We verified whether our fitted quadratic limb-darkening coefficients agree with the theoretical ones, derived from the photospheric parameters (see Sect. 2.2). Using the tables of Claret & Bloemen (2011), the expected limb-darkening coefficients are ua = 0.395 ± 0.015 and ub = 0.2702 ± 0.0075. The best values (Table 6) agree within the error bars with the predicted ones. In our modeling, the light curve and the RV measurements yield independent estimates of the mass ratio that we went on to compare. The mass ratio derived from the ellipsoidal variations is q = 0.00078 ± 0.00014, a value nicely consistent with the one calculated from the planet’s mass derived from RV amplitude and the star’s mass, which is 0.000772 ± 0.000063.

thumbnail Fig. 4

Mean stellar density versus Teff diagram. The colored areas correspond to the values derived from (i) in green, the spectroscopic analysis, the log g being converted into mean density; (ii) in blue, the atmospheric parameters derived from the spectroscopic analysis combined with the mean stellar density from the transit fitting; (iii) in red, the best model obtained by modeling the SED, the light curve, and the radial velocity measurements. The contours correspond to the 1σ, 2σ, and 3σ regions. The curves are STAREVOL stellar evolutionary tracks plotted for a few masses as labeled, and for each mass with two different metallicities: 0.2 (solid line) and 0.3 (dashed line).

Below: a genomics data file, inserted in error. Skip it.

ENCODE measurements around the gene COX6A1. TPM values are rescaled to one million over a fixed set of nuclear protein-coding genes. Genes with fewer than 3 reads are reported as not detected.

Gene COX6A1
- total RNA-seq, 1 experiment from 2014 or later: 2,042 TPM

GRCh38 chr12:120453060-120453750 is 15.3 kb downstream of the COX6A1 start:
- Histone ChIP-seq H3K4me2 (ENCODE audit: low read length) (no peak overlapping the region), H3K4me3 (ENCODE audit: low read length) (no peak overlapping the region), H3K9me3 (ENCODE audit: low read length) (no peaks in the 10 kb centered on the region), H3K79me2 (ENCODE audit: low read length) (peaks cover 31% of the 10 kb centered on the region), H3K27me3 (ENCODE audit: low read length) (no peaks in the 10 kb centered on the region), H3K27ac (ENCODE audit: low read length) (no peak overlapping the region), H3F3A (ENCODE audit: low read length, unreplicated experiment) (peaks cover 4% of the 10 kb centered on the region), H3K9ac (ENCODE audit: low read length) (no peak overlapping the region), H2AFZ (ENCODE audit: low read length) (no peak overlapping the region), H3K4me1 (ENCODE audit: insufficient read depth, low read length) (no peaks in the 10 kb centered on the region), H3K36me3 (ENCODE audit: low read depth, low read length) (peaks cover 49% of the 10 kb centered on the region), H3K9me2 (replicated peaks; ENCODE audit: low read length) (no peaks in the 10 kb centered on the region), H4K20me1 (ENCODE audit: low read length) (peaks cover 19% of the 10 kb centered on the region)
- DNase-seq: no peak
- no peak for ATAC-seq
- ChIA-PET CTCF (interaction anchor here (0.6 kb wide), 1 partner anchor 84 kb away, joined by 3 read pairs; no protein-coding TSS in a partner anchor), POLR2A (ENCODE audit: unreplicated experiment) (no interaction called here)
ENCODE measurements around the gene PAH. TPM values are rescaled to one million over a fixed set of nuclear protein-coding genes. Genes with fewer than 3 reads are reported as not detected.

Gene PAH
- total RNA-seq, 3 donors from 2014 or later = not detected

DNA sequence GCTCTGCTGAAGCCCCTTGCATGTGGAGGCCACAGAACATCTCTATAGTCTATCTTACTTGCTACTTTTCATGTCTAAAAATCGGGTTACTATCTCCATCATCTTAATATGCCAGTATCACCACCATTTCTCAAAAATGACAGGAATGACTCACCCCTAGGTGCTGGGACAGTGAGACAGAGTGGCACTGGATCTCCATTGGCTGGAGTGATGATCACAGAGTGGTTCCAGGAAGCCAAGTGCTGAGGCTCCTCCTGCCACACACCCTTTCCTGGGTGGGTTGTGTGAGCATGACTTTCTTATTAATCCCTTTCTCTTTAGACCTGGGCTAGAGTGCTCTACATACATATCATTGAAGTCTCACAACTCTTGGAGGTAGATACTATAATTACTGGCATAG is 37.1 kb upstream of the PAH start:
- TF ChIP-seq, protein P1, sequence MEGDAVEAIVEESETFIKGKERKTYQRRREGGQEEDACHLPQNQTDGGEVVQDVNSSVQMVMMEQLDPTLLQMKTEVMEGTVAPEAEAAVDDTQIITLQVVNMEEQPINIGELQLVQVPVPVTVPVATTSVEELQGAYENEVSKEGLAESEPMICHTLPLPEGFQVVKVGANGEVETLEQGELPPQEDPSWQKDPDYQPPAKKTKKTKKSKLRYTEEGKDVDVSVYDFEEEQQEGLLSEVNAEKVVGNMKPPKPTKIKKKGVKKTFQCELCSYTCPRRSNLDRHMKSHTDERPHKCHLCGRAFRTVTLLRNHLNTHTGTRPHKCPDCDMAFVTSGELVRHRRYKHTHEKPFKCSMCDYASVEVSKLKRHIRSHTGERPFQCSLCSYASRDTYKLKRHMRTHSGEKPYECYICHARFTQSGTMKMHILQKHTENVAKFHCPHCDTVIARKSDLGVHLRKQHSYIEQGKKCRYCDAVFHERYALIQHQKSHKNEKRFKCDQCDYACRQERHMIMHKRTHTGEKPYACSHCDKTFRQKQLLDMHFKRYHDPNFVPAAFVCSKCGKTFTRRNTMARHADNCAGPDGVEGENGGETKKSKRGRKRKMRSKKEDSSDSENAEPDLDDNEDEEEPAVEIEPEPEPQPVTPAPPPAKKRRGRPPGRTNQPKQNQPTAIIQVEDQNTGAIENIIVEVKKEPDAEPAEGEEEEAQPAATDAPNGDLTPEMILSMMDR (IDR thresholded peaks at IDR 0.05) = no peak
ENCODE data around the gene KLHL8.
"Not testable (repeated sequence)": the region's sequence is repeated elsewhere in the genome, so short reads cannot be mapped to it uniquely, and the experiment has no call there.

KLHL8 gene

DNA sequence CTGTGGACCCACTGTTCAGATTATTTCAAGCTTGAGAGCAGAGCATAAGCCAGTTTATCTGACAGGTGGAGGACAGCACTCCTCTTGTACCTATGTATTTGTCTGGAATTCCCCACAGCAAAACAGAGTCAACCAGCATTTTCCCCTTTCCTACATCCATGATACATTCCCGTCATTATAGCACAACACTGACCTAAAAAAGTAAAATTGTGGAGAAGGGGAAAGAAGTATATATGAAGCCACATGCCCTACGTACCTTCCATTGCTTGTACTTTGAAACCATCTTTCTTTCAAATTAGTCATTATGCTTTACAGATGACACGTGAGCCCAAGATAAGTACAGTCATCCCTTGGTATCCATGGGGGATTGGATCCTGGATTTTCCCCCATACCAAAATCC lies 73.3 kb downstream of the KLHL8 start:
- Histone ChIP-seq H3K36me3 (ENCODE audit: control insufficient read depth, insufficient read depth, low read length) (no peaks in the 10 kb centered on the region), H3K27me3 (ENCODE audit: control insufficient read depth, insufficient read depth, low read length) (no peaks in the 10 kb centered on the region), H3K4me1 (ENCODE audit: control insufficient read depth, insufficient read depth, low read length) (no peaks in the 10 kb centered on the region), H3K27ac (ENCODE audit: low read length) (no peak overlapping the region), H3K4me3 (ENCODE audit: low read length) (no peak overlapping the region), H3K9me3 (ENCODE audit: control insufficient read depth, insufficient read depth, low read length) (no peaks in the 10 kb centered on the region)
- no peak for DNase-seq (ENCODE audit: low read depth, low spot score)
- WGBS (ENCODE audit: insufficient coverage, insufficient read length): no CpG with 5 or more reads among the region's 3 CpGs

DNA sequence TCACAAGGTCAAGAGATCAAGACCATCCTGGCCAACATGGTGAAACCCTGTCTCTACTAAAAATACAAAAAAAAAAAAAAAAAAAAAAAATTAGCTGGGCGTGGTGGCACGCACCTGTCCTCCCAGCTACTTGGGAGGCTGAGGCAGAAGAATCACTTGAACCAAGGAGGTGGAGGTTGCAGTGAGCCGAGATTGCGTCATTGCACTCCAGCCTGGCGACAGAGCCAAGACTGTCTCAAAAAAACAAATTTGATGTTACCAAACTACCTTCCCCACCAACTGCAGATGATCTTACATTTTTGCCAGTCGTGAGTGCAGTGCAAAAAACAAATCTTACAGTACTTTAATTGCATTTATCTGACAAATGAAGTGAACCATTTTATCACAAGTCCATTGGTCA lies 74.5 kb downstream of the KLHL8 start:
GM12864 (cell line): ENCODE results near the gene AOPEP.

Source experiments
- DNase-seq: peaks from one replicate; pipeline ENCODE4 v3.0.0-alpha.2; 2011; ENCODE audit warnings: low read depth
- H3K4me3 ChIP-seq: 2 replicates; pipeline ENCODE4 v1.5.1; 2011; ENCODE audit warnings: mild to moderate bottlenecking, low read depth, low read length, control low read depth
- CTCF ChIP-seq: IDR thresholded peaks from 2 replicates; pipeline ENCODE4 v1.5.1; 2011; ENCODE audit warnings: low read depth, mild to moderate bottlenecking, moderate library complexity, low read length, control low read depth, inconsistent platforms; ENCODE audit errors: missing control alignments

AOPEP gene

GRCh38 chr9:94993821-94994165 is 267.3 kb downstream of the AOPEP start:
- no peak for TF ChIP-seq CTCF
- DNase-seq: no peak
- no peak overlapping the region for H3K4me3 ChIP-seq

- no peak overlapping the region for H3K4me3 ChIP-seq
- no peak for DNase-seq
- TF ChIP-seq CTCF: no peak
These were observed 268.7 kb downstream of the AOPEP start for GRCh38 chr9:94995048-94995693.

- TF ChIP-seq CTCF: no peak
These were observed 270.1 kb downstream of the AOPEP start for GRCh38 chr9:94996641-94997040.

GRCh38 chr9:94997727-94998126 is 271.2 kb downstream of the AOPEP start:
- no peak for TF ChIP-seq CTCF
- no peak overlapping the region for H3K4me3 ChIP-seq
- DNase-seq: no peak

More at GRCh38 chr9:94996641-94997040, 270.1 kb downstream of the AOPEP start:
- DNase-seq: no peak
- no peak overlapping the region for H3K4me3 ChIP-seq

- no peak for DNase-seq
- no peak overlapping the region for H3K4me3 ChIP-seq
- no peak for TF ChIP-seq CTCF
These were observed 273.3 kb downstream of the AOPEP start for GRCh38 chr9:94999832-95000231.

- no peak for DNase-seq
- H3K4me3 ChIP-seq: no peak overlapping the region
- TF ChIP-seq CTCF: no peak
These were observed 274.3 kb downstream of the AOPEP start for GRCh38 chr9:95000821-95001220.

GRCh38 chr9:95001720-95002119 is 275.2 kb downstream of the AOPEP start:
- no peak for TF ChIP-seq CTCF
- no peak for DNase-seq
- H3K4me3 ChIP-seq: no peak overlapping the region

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The eccentricity was set as a free parameter. We found a negligible eccentricity e < 0.0377 at 99% probability interval (0.0062 at 68.3%). This result is constrained by both the SOPHIE radial velocity measurements and the secondary eclipse. We thus decided on a circular orbit.

We next compared the stellar parameters derived from the spectroscopic analysis and used as priors (Sect. 2.2) to those fitted in PASTIS through the complete modeling of all data sets, that is, Teff = 5866 ± 60 K and metallicity [M/H] = 0.20 ± 0.12. Those values that are within 1σ of our spectroscopic values as shown in Fig. 4. As usually, the star’s mass and radius are better constrained from the transit fitting than by the surface gravity. From the star’s mass and radius estimated by the complete modeling carried out with PASTIS, that is, M = 1.17 ± 0.09M and R = 1.28 ± 0.03R, we derived a stellar surface gravity, log g = 4.285 ± 0.015, in good agreement with the spectroscopic value.

In conclusion, Kepler-412 system appears to be composed of a solar-type star, slightly enriched in metals, and of a Jupiter-like planet with Mp = 0.939 ± 0.085MJup and Rp = 1.325 ± 0.043RJup on an almost circular orbit.

4. Secondary eclipse and planetary phase function